Few lawyers willing to work in controversial Security Certificate system

Posted by admin on Jan 29th, 2008

Richard Foot. The Ottawa Citizen. Tuesday, January 29, 2008

The federal government is having trouble recruiting an experienced pool of lawyers to work as “special advocates” on behalf of terror suspects under Canada’s security certificate law. So far, only 50 have responded to a month-long national recruitment campaign by the Justice Department aimed at finding a list of experienced practitioners who can defend people facing deportation in secret judicial hearings. Those 50 applications may be enough from which to find a list of advocates, but they represent only a tiny fraction of the 57,000 practising lawyers in Canada. Last week, as a result of the poor response, the Justice Department extended the application deadline from Jan. 15 to Feb. 1. “Given the nature of what it is lawyers are being asked to do, it doesn’t surprise me that there hasn’t been an overwhelming response,” says Lorne Waldman, a Toronto lawyer who represented Maher Arar, who was wrongly accused as a terrorist .

Mr. Waldman says many lawyers are deeply conflicted about participating in the controversial system.

On the one hand, they feel a duty to ensure that people have the best legal defence possible. On the other hand, they consider the law an affront to civil liberties and don’t want to lend it legitimacy by taking part.

Some, he says, are worried about being labelled as traitors by colleagues if they participate in the system.

The Canadian Bar Association and the Federation of Law Societies of Canada have criticized the proposed security certificate law as unconstitutional.

Security certificates are an extraordinary immigration tool that allows the government to detain and deport foreigners and permanent residents who are considered a threat to national security.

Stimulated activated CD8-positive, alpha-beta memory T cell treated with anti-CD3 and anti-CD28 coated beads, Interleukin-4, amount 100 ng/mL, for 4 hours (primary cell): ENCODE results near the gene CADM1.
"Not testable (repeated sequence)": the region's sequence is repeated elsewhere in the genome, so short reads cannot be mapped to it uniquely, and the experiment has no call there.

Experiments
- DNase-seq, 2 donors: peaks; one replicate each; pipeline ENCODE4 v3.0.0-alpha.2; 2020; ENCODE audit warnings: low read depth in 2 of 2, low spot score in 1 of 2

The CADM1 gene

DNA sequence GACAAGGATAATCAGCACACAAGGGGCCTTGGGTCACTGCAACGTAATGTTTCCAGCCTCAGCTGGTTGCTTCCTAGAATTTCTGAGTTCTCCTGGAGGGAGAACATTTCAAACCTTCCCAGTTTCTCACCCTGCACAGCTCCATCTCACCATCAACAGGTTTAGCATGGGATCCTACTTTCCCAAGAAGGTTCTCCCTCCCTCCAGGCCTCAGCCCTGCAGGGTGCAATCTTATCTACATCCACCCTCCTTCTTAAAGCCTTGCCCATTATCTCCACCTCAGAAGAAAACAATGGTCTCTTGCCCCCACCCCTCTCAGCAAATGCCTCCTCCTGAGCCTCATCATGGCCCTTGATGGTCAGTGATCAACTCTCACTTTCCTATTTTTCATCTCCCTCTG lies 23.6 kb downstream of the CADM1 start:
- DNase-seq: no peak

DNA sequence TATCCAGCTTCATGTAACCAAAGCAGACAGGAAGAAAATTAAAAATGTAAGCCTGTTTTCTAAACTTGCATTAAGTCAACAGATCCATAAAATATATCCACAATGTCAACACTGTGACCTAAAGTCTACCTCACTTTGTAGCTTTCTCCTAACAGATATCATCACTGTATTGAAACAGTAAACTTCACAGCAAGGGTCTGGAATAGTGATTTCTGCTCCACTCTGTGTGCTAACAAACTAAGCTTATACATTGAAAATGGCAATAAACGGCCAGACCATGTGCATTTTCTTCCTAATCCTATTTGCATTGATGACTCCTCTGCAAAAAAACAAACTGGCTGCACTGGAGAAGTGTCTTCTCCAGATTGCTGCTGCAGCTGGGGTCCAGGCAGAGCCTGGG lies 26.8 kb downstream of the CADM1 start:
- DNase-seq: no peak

Suspects aren’t allowed to see the evidence against them, or participate in the secret judicial hearings to determine their fate.

Three accused terrorists challenged the system at the Supreme Court of Canada, which last year said the law was unconstitutional — but necessary in an age of terrorism — and gave the government one year to change the law to bring it in line with the Charter of Rights.

The Conservative government hopes to do that with legislation to create special advocates — independent, security-cleared lawyers — to act on behalf of accused persons.

The government says the advocates will be allowed to see the evidence against suspects, but cannot discuss it with them without a judge’s permission.

Many critics say that kind of restriction does not satisfy the Constitution and will not allow special advocates to properly defend those accused under the law.

A similar system in Britain has been harshly criticized by politicians, lawyers and human rights advocates, and also made it difficult for the British government to retain a list of special advocates.

In Canada, “the low number of applications for special advocate positions may stem from concerns about the proposed security certificate legislation, Bill C-3,” says Vanessa Gruben, a law professor at the University of Ottawa.

“There are concerns among the legal community that the model proposed in Bill C-3 falls short of the constitutional standard set by the Supreme Court.”

Mr. Waldman says no defence lawyer wants to work in a system that “fundamentally abrogates” the right of an accused to know the evidence against them. He also says that to be effective, special advocates will need skills and experience in the immigration field, plus an understanding of the national anti-terror apparatus.

“It’ll be extremely demanding work,” he says. “I’ve talked to some of my close colleagues about whether they’re applying. There’s a lot of concern about how it’s going to operate, but there’s also a sense that qualified people should apply, because if we’re going to make the system work, we have to have lawyers with experience and commitment on that list.”

The current security certificate law will expire next month, unless Parliament passes the new legislation before Feb. 23.

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